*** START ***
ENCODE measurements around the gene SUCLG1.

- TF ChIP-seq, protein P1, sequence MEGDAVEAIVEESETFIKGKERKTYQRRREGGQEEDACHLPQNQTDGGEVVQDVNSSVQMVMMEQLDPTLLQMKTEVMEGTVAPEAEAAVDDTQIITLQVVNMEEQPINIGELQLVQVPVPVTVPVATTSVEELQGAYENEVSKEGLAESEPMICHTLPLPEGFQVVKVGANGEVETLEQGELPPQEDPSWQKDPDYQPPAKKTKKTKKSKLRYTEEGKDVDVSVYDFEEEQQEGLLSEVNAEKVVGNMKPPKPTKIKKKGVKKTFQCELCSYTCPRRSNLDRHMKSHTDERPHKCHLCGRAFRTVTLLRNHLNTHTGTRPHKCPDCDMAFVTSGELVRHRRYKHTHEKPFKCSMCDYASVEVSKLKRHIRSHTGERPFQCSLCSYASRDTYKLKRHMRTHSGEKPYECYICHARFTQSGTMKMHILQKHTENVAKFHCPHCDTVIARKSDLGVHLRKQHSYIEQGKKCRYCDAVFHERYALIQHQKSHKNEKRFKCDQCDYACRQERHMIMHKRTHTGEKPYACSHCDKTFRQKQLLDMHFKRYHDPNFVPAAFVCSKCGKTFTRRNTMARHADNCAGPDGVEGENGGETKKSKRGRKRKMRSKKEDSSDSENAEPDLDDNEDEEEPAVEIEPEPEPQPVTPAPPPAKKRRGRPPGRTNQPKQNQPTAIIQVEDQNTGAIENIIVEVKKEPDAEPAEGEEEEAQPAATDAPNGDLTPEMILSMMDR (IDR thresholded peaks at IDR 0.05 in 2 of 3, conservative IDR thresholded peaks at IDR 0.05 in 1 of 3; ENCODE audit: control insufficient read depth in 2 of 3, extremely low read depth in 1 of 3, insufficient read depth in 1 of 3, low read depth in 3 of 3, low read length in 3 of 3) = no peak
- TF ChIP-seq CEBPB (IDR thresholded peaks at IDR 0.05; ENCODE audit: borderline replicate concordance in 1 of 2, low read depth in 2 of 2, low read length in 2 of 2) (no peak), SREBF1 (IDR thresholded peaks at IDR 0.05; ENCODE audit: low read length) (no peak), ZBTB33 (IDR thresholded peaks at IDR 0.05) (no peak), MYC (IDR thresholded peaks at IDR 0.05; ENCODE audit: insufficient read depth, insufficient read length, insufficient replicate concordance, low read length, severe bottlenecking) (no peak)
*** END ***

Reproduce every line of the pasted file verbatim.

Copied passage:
ENCODE measurements around the gene SUCLG1.

- TF ChIP-seq, protein P1, sequence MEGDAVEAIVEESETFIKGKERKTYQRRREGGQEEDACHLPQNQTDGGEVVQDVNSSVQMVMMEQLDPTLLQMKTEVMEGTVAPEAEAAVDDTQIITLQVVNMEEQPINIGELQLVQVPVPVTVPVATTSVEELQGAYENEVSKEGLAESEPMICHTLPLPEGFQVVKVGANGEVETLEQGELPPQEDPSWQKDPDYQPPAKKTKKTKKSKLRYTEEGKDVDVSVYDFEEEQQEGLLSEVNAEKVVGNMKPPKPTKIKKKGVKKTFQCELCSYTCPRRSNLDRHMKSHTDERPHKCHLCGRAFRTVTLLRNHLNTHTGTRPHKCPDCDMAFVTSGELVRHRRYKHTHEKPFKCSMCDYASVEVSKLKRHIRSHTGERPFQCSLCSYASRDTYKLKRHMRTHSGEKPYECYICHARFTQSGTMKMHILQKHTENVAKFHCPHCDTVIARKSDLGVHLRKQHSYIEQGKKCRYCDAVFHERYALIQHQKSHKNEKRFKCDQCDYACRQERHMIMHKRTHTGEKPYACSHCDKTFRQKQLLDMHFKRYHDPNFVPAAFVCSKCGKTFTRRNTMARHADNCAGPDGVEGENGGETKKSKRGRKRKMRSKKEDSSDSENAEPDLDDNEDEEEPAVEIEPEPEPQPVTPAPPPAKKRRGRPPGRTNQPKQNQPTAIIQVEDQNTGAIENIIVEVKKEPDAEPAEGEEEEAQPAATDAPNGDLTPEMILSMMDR (IDR thresholded peaks at IDR 0.05 in 2 of 3, conservative IDR thresholded peaks at IDR 0.05 in 1 of 3; ENCODE audit: control insufficient read depth in 2 of 3, extremely low read depth in 1 of 3, insufficient read depth in 1 of 3, low read depth in 3 of 3, low read length in 3 of 3) = no peak
- TF ChIP-seq CEBPB (IDR thresholded peaks at IDR 0.05; ENCODE audit: borderline replicate concordance in 1 of 2, low read depth in 2 of 2, low read length in 2 of 2) (no peak), SREBF1 (IDR thresholded peaks at IDR 0.05; ENCODE audit: low read length) (no peak), ZBTB33 (IDR thresholded peaks at IDR 0.05) (no peak), MYC (IDR thresholded peaks at IDR 0.05; ENCODE audit: insufficient read depth, insufficient read length, insufficient replicate concordance, low read length, severe bottlenecking) (no peak)